Shell to install 50,000 on-street EV chargers by 2025

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Energy firm announces plan to support EVs owners without private parking or charging

Oil giant Shell has announced that it plans to install up to 50,000 on-street chargers for electric vehicles by 2025.

The energy firm said the move was part of an effort to make EV charging more accessible to UK households without private parking.

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The Government plans to ban the sale of new combustion engined cars from 2030 and encourage drivers to buy EVs but concerns have been raised about access to charging infrastructure for millions of drivers.

Shell will roll out its plans through ubitricity - which it bought earlier this year. Ubitricity currently operates 3,600 on-street charging points, mounted in existing infrastructure such as lamp posts.

The programme will be rolled out via ubitricity The programme will be rolled out via ubitricity
The programme will be rolled out via ubitricity | Shutterstock

Shell said it would support local councils to install chargers by absorbing any upfront costs not covered by the existing government funding, which contributes 75 per cent of the installation cost.

It is estimated that EV owners currently do 80 per cent of their charging at home but data from the National Audit Office shows that 60 per cent of urban households in England don’t have off-street parking and therefore have nowhere to install a home charging point. Around the UK as a whole, it is estimated that between 30 and 40 per cent of households don’t have off-street parking.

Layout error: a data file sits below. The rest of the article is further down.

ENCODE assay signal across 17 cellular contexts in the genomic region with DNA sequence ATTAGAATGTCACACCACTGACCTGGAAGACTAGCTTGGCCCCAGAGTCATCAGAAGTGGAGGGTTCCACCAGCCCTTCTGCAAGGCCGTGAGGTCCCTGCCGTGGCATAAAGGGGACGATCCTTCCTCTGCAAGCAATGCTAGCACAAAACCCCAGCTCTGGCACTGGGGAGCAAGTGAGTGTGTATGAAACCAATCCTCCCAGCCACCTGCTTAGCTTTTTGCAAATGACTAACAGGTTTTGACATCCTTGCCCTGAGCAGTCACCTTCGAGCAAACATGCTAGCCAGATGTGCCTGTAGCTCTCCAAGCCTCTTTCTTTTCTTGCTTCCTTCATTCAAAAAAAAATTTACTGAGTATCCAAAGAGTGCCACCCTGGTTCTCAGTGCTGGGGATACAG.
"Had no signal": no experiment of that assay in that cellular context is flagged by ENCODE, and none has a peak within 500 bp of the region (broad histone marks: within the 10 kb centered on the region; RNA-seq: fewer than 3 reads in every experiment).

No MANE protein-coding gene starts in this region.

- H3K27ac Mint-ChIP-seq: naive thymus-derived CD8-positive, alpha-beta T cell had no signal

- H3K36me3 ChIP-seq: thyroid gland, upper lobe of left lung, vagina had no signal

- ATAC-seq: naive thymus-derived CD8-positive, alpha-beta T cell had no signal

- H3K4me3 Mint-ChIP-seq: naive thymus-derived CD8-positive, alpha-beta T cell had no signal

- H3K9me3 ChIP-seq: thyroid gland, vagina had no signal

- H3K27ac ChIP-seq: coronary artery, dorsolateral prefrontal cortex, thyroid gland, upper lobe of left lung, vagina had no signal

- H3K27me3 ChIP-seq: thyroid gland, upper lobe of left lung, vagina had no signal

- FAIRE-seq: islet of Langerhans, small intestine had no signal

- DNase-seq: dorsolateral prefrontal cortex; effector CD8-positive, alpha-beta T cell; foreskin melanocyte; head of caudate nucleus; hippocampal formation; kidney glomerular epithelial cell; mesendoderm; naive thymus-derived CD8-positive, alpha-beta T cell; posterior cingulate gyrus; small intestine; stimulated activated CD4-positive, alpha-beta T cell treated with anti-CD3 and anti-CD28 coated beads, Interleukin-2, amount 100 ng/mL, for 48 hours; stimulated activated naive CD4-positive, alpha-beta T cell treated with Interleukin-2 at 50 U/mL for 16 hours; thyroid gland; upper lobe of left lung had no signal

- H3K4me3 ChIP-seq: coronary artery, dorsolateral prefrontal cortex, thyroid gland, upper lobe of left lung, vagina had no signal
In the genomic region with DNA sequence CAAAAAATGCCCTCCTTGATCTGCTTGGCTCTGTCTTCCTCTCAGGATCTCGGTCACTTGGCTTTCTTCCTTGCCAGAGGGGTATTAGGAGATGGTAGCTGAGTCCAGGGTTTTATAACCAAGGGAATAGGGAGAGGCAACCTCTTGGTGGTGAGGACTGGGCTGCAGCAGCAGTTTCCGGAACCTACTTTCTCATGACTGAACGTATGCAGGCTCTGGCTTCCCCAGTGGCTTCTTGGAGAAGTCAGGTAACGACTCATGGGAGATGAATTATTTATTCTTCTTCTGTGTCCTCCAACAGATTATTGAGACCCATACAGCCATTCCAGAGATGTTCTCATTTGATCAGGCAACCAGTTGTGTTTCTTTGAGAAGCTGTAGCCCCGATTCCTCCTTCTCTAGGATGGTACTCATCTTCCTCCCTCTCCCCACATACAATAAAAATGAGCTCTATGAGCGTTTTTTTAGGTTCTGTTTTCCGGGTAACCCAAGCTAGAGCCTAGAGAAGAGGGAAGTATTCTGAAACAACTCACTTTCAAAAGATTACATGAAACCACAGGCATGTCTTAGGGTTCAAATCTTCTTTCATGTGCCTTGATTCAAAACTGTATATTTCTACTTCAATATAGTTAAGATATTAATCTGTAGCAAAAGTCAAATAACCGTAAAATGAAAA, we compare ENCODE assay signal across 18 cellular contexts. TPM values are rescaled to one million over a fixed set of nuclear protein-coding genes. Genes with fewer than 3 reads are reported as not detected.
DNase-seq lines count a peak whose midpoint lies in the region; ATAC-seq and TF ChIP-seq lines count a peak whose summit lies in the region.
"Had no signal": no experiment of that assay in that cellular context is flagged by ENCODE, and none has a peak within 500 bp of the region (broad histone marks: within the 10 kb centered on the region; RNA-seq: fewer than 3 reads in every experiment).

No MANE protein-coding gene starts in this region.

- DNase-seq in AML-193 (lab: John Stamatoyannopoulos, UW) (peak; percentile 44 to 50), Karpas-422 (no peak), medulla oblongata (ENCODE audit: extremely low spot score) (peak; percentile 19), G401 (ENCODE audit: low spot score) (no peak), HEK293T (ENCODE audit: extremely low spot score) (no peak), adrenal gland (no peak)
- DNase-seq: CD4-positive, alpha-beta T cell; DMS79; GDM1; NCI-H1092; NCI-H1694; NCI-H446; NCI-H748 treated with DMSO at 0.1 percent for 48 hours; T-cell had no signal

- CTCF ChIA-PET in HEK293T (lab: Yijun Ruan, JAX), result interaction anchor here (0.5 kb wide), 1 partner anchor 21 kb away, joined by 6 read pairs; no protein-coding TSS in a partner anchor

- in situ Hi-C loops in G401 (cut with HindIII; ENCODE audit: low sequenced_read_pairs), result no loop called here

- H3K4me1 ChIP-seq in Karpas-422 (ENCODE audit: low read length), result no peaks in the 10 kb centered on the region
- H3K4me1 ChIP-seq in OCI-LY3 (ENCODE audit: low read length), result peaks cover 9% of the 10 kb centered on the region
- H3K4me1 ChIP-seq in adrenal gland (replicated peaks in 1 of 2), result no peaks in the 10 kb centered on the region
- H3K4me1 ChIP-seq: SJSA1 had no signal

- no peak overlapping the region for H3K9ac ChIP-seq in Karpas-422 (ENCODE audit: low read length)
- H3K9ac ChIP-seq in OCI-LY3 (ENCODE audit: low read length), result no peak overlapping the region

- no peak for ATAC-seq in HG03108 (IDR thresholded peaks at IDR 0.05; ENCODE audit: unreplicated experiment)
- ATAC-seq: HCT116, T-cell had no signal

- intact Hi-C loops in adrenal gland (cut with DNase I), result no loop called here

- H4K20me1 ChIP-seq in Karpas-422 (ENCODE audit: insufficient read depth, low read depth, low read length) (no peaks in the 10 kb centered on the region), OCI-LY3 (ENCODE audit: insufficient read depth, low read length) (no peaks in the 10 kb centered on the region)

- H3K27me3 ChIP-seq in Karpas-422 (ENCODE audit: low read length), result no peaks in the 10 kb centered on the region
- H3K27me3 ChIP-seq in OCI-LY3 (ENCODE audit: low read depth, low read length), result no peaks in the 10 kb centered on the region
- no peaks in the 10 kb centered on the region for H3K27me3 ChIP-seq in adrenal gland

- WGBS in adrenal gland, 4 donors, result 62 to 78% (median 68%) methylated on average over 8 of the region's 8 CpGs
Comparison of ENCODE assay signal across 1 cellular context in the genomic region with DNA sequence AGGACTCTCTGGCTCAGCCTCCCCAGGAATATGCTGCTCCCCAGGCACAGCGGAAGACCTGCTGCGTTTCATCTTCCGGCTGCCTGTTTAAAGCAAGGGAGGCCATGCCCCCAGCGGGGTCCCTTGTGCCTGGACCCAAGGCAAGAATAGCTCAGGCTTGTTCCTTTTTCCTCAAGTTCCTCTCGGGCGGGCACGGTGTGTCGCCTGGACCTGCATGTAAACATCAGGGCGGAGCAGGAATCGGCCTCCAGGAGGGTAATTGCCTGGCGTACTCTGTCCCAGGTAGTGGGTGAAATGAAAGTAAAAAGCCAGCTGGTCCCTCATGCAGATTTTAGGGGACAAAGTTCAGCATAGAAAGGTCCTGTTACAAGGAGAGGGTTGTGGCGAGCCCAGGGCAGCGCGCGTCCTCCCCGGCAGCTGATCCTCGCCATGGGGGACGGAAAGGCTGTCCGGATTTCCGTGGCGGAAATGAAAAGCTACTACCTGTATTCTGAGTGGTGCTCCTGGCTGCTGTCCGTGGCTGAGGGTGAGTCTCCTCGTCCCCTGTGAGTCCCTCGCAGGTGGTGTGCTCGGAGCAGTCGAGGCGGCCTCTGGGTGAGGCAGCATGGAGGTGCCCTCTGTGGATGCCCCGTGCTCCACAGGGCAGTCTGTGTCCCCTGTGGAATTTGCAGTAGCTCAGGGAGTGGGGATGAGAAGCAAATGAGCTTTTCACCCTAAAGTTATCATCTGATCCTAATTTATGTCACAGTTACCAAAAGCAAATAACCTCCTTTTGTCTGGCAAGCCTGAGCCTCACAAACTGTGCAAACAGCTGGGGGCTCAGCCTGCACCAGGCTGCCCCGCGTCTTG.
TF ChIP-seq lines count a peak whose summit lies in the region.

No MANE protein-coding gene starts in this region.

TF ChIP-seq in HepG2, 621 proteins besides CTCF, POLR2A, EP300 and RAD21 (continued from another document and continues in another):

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A Freedom of Information request by energy firm Centrica earlier this year revealed that, despite the growing demand, 126 councils around the UK had no plans to install on-street chargers between now and 2025.

David Bunch, Shell’s UK country chair, said: “It’s vital to speed up the pace of EV charger installation across the UK and this aim and financing offer is designed to help achieve that.

“Whether at home, at work or on-the-go, we want to give drivers across the UK accessible EV charging options, so that more drivers can switch to electric.”

The UK Committee for Climate Change has said that the UK needs 150,000 public charge points by 2025 to keep pace with demand and a separate report by the Competitions and Markets Authority estimates that the country will need at least 250,000 by 2030.

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Transport Minister Rachel Maclean said: “As more and more people make the switch to electric, this is a great example of how private investment is being used alongside Government support to ensure that our EV infrastructure is fit for the future.”

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